Figure 12 Anchorage massifs. 


The thickness of some structural elements was reduced due to the high corrosion state of the structure and, as a consequence, the stress level increased. For that reason, several structural elements will need to be replaced, such as eye-bars, eye-bar supports, pylon bases, hangers, deck and some truss elements.

All foundations should be reinforced because of incertitude concerning their structural impairment. The blocks and anchorage massifs will be reinforced through adding a new layer of concrete around them and the construction of concrete piles under them.

A state of minimal structure loading should be reached so that the steel elements replacement and foundation retrofit may take place. For that purpose, a solution where the main span is supported by an auxiliary structure was designed. This approach makes the rehabilitation process safe, once the main span is completely supported by the auxiliary structure. This structure is composed by a space truss with four bases, supported by independent foundations (Fig. 13).

Figure 13 Inferior auxiliary structure supporting the main span. 

Another alternative based on, based on the support of the central span by auxiliary cables placed over the eye-bars was evaluated. This alternative is similar to the procedure adopted in the initial assembly of the structure. However, this procedure does not reduce the loads at the pylons’ foundations. This solution would demand even bigger reinforcements and bigger jacking loads for bearing replacement. This solution is also less safe than the adopted one, because it relies on damaged elements to sustain and stabilize the structure.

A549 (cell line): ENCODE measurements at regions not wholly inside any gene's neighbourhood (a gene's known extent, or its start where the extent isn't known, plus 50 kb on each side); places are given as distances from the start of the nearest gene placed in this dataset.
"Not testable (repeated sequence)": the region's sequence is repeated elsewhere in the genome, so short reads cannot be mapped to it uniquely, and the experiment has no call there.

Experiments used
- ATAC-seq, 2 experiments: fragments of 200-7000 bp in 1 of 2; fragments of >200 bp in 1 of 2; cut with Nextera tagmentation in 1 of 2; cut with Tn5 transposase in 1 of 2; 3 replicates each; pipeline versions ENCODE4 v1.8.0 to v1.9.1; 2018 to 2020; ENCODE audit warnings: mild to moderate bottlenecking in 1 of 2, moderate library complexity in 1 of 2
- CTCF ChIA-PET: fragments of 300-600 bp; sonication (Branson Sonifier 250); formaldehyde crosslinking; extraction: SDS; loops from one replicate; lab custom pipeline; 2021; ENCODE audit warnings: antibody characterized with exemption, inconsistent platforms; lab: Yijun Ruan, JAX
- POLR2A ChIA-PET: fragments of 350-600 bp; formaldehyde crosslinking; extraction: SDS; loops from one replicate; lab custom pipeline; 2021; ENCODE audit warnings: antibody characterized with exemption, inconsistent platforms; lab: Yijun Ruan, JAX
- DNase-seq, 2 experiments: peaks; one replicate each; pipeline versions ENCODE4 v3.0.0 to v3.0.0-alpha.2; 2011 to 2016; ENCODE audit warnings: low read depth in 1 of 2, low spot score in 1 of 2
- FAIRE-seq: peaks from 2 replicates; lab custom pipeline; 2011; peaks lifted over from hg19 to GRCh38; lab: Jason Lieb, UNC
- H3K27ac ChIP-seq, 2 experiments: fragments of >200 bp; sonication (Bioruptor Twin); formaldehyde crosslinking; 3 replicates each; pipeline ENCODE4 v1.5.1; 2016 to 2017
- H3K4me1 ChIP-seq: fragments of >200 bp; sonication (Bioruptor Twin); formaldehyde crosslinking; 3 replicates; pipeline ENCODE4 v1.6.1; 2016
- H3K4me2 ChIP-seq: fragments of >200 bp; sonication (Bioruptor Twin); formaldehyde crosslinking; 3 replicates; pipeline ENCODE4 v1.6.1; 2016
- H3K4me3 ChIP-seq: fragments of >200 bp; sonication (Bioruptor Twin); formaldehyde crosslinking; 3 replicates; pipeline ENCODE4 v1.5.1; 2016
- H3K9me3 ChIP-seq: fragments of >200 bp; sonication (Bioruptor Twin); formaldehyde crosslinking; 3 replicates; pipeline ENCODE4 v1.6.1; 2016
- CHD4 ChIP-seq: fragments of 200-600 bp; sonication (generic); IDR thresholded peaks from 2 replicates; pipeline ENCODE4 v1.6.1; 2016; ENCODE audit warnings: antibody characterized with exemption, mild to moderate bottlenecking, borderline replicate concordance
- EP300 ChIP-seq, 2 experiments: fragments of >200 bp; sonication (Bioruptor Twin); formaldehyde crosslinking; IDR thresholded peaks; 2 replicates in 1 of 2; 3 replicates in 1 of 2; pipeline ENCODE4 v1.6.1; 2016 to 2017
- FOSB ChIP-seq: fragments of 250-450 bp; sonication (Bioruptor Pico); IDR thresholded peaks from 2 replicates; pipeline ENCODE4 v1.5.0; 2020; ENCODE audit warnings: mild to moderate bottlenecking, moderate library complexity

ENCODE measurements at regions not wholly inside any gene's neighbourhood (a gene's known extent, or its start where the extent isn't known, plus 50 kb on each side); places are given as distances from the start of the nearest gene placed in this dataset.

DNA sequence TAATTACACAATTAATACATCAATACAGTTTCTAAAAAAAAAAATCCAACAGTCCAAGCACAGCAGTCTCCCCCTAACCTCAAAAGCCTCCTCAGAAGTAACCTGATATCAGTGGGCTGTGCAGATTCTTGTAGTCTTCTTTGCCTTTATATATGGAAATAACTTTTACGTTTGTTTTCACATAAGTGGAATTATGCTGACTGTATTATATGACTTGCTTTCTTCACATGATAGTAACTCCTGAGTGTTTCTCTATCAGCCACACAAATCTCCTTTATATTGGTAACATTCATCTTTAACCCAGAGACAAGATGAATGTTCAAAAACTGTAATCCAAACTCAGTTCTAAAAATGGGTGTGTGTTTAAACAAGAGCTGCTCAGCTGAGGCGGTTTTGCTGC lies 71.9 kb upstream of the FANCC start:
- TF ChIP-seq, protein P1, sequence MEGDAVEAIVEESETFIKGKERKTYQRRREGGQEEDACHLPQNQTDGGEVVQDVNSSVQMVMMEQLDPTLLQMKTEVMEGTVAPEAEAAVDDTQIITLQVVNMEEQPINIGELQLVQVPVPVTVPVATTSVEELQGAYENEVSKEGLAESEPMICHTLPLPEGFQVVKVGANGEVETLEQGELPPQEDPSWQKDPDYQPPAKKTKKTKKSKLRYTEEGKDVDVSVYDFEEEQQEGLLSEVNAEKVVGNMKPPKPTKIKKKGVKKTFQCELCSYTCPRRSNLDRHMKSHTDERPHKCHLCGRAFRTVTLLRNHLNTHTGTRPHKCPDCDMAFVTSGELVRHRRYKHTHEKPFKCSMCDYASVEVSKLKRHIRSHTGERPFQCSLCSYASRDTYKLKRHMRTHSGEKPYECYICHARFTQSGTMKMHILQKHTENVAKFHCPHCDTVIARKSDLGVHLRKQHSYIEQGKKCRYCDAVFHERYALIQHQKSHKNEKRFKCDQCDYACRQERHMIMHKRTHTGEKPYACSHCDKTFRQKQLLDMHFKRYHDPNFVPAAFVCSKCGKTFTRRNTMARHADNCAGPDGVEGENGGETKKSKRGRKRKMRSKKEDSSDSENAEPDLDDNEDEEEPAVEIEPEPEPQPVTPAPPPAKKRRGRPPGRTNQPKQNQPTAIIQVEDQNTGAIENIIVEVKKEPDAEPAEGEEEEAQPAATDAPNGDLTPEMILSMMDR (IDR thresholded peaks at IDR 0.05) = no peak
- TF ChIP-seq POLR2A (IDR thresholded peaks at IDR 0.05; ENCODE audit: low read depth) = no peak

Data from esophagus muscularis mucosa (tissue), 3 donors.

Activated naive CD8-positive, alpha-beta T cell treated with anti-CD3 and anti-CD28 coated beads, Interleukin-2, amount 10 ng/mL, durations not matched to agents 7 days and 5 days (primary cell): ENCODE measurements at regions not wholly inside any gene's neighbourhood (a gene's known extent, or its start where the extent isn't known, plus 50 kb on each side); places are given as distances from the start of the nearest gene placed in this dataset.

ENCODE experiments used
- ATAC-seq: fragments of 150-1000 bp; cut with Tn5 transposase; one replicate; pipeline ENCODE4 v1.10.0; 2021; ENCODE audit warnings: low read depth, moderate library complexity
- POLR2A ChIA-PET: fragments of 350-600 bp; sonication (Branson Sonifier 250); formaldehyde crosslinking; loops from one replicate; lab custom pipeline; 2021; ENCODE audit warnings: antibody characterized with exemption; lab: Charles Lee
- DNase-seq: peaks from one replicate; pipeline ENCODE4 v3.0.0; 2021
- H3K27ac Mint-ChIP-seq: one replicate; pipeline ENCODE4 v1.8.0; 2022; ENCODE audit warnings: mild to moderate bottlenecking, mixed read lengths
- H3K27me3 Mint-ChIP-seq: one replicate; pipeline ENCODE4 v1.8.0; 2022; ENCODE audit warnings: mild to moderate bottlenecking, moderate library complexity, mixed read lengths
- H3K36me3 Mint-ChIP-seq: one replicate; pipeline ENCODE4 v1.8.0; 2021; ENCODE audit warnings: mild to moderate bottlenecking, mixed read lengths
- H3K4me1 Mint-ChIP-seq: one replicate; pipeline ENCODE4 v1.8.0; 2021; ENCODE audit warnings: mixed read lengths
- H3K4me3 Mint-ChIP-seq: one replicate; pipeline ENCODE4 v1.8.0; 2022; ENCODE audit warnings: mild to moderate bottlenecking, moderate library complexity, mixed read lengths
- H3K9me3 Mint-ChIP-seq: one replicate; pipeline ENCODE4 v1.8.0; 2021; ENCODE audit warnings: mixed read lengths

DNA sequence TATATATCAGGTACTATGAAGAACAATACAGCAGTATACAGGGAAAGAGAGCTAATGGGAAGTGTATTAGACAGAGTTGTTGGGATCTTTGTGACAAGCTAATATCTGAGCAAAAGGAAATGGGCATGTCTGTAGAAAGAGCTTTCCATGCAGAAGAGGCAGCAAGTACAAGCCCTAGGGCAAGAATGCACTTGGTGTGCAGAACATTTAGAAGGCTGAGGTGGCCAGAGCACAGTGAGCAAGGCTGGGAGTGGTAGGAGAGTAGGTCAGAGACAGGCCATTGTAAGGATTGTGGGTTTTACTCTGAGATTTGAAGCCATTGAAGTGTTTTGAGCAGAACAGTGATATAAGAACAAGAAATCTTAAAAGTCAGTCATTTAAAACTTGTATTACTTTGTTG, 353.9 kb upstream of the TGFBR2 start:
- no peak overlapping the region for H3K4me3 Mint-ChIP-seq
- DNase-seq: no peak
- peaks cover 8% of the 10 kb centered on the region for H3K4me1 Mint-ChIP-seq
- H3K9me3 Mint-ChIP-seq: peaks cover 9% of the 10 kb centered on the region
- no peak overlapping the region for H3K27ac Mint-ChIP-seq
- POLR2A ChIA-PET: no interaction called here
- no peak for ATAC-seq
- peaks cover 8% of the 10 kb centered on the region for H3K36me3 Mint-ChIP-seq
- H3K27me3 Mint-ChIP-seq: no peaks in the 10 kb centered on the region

4.1 Load Transfer

Once the inferior auxiliary structure is assembled, the load transfer from the eye-bar to this structure must be performed. This procedure will be performed through the synchronized vertical jacking of 54 truss points. The bridge displacements through jacking will be performed in a parabolic form. The whole process is monitored trough topographic survey and data analysis from sensors added to the structure, such as extensometers, displacement sensors, thermometers, among others.

To define the geometric configuration needed to minimize the efforts at the eye-bars, a geometric non-linear finite elements model at (SAP2000®, 2009) software was developed. Incremental displacements are imposed on the truss inferior part aiming to obtain minimal loading at the eye-bars. Evaluation of those displacements will provide the displacements that need to be imposed on the structure by the jacking system. The confirmation of the hypothesis of zero loading in each element is to be verified experimentally, in loco, by the analysis of the strains measured by strain gauges.